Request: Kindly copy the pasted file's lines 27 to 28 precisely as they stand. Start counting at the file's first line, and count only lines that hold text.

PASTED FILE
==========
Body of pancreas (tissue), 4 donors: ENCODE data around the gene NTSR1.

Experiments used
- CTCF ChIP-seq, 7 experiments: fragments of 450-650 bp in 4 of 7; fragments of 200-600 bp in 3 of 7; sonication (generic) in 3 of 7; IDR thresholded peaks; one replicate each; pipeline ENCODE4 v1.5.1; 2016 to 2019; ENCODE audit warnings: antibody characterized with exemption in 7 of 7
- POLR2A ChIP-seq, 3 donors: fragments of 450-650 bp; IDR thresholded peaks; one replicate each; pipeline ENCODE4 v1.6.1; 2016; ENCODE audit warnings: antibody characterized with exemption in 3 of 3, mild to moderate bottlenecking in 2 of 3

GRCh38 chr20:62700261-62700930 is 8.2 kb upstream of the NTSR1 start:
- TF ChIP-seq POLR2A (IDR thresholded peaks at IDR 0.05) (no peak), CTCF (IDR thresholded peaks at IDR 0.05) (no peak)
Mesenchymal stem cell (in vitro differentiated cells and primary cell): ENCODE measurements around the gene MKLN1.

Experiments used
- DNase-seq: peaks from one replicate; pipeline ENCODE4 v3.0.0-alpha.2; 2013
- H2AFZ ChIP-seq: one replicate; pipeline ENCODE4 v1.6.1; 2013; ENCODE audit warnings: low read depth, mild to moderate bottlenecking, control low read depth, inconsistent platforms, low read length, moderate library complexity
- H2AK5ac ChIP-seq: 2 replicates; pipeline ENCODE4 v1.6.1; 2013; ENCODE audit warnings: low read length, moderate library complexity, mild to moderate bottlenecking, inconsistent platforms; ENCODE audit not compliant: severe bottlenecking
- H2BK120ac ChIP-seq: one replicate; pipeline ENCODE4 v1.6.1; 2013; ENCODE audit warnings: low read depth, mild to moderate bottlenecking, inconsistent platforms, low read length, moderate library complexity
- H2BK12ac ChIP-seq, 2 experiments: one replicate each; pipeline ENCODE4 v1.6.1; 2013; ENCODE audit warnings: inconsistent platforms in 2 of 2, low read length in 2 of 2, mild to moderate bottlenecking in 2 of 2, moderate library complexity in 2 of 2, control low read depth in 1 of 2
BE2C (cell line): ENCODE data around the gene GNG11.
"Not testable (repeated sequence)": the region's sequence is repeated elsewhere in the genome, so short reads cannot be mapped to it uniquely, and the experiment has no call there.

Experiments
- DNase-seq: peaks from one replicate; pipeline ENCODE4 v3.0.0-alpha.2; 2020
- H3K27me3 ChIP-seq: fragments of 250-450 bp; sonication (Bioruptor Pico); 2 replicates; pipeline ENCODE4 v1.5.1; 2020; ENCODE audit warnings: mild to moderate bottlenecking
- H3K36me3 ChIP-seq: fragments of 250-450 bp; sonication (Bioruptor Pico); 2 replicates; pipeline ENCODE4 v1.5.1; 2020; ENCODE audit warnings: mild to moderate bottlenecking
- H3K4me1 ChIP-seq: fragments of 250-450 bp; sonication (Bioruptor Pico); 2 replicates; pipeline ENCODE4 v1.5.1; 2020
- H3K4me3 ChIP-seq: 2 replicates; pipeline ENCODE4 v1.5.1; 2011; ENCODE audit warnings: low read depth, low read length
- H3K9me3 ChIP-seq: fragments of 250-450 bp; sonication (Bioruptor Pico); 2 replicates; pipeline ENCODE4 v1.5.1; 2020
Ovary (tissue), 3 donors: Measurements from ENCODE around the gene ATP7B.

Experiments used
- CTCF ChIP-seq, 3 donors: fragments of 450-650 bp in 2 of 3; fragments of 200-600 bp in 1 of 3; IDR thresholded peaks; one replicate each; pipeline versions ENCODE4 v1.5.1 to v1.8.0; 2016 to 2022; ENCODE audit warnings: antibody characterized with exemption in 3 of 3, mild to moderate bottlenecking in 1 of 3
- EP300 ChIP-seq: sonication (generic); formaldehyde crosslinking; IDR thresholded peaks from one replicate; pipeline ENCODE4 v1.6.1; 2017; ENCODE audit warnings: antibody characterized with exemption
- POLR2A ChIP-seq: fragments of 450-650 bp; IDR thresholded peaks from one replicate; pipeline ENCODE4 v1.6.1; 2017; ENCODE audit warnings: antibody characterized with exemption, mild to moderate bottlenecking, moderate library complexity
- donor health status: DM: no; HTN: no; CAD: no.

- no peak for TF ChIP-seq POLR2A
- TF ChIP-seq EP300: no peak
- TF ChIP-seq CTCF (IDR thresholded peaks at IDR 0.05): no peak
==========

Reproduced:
- POLR2A ChIP-seq: fragments of 450-650 bp; IDR thresholded peaks from one replicate; pipeline ENCODE4 v1.6.1; 2017; ENCODE audit warnings: antibody characterized with exemption, mild to moderate bottlenecking, moderate library complexity
- donor health status: DM: no; HTN: no; CAD: no.